Spertus Institute for Jewish Learning & Leadership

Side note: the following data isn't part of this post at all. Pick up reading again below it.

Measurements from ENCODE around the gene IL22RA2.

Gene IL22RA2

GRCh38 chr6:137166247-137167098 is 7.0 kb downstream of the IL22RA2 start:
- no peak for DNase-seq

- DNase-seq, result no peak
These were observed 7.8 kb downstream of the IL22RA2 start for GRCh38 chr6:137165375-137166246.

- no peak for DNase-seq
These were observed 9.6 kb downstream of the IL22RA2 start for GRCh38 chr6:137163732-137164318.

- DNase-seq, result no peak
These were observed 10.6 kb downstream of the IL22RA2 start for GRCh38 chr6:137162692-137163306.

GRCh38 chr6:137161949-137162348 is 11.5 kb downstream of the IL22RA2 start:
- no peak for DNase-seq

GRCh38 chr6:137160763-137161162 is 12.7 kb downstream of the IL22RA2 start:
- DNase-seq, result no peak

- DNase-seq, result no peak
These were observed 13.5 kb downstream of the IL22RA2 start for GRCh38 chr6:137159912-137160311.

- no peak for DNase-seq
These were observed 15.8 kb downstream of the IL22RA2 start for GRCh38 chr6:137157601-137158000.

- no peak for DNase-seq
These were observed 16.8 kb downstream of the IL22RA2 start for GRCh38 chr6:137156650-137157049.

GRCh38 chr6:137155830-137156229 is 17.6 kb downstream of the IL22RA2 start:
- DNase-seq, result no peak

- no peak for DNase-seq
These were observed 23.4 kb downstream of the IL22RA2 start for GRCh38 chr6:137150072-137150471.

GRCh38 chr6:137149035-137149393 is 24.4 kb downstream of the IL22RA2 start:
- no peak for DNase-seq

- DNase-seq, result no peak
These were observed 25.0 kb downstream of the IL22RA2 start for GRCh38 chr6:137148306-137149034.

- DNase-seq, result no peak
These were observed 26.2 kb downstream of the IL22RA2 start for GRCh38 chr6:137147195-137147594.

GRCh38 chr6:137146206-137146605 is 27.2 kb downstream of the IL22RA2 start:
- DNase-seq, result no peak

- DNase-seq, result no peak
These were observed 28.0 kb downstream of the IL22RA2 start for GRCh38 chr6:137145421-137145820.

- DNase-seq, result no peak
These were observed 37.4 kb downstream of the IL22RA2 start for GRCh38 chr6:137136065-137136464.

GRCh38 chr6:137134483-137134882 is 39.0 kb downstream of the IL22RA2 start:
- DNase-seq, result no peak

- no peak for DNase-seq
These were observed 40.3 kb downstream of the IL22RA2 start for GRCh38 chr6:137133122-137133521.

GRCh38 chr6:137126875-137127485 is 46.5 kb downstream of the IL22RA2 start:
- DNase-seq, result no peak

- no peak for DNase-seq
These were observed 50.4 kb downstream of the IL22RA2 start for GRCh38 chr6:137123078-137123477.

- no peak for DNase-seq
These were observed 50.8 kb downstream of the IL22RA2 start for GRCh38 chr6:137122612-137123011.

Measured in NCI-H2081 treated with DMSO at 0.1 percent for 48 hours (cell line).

Chicago’s College of Jewish Studies, the predecessor of Spertus Institute, was founded in 1924. In its first year it offered three courses: Jewish history, religion, and language. The courses were offered on Tuesday and Thursday nights in rented space on South Michigan Avenue, and students could enroll in all three for the grand sum of $15. The early response was encouraging, and two years later, the college offered four types of diplomas — Hebrew teacher, Sunday school teacher, club leader, and club supervisor — reflective of its educational and communal mission...In 1974, Spertus moved from its longtime location at 72 E. 11th Street to the former IBM headquarters at 618 S. Michigan Avenue. Norman Asher, a leading Chicago attorney who studied Bible and Talmud, recognized the need for a first class Jewish library to serve the Chicago community. In conjunction with Spertus’ move to a larger facility, he and his wife Helen endowed what is now known as the Asher Library...In 1993, Spertus College officially became Spertus Institute of Jewish Studies, its new name reflecting its multidisciplinary identity and its multifaceted approach to the study of the Jewish experience.